In a society where our entrepreneurial endeavors often lean toward sophisticated technologies, its a wonderful thing to see something new thats dedicated to the basics-- like the most basic of them all, underwear. Familiar? Ya, you are. And while we're all walking around, every day, just wearing this stuff- we know we're not alone in saying, these things aren't great. Whether you're feeling "meh" about lingerie advertising, dealing with an excess of material in the back (editor's question: how does a girl with hips to sink the ships end up with that weird flap of material? HOW?) or your just reaching a breaking point with the unethical production standards of clothing today- you know that this is an industry that is ripe for disruption.
Enter Trace, a thoughtful, comfortable, and affordable lingerie line that launched it's Kickstarter campaign this week. Founders, Alexsis and Jasmine, had a chat with us about the launch of their campaign and their mission to create a line of undies (and hopefully more soon!) that has everyone covered.
Where does the name Trace come from?
Jasmine: Origins of Trace are murky, but we were brainstorming one day and we liked how it sounded. We didn't want anything too feminine or hip or young sounding. We wanted a broad appeal, a place we could imagine hearing our moms talk about as well as our best friends. But as time goes on, I really like the word's connection to art, drawing and sketching the shape of the human body. Because that's what this is about, representing all human bodies.
Alexsis: Our big thing is that we want to take our customers seriously, respect them as adults and expand the group of people that the lingerie industry claims as women. After some toying around with the word it also occurred to me that we wanted to provide women with clothing that fit their bodies, not for them to change their bodies to fit our clothes. So we jumped off with an idea of tracing a woman's body first, and using that pattern to make something specifically for her, not making the product first and having the woman who wears it come second.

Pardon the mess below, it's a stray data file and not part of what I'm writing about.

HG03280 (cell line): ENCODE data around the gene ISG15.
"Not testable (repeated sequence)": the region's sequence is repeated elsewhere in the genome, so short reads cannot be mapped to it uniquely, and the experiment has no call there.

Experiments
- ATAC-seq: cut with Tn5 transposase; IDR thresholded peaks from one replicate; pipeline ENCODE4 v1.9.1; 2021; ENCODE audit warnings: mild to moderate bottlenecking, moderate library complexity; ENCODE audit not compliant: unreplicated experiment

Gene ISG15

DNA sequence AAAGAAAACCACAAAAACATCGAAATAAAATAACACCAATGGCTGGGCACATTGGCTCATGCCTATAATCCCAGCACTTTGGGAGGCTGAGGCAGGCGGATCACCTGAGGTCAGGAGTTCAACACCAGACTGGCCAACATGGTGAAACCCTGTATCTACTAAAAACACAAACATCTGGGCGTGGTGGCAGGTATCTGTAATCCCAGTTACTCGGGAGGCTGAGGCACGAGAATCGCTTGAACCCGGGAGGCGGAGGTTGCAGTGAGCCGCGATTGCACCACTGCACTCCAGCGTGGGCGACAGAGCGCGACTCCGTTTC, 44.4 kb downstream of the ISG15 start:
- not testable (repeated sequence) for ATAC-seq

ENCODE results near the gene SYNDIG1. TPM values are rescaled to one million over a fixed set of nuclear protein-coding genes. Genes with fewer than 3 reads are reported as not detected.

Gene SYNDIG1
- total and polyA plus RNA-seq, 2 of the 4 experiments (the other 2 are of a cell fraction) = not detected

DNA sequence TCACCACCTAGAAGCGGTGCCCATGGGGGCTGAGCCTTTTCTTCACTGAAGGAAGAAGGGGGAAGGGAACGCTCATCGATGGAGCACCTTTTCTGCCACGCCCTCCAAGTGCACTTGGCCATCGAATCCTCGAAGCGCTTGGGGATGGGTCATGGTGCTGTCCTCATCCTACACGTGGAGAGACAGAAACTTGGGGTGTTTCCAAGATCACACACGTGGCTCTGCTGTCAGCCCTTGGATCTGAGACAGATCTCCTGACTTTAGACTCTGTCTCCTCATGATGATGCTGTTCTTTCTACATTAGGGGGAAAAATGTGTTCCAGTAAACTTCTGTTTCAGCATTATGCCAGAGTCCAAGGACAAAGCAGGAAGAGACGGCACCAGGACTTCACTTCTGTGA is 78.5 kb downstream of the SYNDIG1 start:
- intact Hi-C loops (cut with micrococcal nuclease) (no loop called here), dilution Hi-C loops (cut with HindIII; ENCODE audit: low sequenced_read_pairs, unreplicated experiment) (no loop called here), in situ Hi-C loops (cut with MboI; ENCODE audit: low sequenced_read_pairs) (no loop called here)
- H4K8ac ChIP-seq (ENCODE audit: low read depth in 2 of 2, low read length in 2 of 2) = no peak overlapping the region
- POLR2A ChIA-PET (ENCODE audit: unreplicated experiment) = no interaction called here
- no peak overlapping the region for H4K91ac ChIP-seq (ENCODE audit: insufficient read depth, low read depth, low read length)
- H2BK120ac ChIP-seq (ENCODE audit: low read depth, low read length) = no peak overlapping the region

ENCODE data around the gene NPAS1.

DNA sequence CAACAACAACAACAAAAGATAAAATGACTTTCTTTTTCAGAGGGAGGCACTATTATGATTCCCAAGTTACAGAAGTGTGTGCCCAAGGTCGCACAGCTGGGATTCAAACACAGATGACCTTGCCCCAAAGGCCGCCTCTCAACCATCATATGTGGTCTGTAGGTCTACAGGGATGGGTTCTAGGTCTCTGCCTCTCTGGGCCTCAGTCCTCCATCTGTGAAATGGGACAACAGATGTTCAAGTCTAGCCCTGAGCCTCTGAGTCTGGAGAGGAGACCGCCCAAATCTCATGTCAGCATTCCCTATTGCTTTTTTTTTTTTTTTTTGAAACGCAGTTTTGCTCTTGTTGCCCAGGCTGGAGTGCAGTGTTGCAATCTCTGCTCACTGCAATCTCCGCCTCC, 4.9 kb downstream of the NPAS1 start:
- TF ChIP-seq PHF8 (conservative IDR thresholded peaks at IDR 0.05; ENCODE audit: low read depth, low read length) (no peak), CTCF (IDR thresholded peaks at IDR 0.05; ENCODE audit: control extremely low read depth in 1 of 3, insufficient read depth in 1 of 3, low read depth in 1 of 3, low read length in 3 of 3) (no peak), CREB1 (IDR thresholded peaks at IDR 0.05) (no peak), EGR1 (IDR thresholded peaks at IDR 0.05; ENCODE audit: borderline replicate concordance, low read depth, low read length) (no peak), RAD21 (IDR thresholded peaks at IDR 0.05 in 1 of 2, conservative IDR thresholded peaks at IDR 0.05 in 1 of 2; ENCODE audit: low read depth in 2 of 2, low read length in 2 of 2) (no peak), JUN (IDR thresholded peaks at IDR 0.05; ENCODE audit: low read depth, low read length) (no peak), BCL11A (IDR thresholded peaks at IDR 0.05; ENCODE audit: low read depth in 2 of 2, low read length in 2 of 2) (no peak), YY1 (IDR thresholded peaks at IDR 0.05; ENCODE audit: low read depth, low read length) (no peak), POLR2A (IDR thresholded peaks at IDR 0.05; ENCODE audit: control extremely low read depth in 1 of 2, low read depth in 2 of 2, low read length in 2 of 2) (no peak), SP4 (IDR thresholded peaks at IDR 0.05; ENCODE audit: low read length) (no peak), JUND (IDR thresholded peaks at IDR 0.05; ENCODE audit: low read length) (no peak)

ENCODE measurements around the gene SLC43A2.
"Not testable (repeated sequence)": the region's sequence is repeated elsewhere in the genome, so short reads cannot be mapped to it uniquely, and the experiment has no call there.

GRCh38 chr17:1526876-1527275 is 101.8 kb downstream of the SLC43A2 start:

Trace founders (l-r) Alexsis and Jasmine
What type of product are you planning to roll out first if the campaign is a success?
Jasmine: One bikini, one thong, black stretch cotton. No tight elastic bands and no lines. Expansion to other types of underwear and bras (without padding!) and broader customer base
Alexsis: We'd also love to expand out reach into trans* specific designs in the future, but for now we have to keep it simple and secure funding. Right now our main focus is getting the sizing and patters right and paying attention to the bodies of women of all sizes. We want to guarantee that every pair of underwear is incredibly comfortable and that's going to take time.
Right out of the gate, you guys have established that there is a motivation behind creating this line that goes beyond "we want to make great underwear." Can you explain the social and cultural motivation behind Trace?
Jasmine: Women are not treated well by big retailers and even the fact that you have to make a choice between affordability and being treated like an adult is insulting. We hate the marketing most retailers employ and our design tastes take us toward high-end retailers, which is obviously not a realistic option. You should be able to shop comfortably for the clothes you wear every day and support the work of the people who make what you use.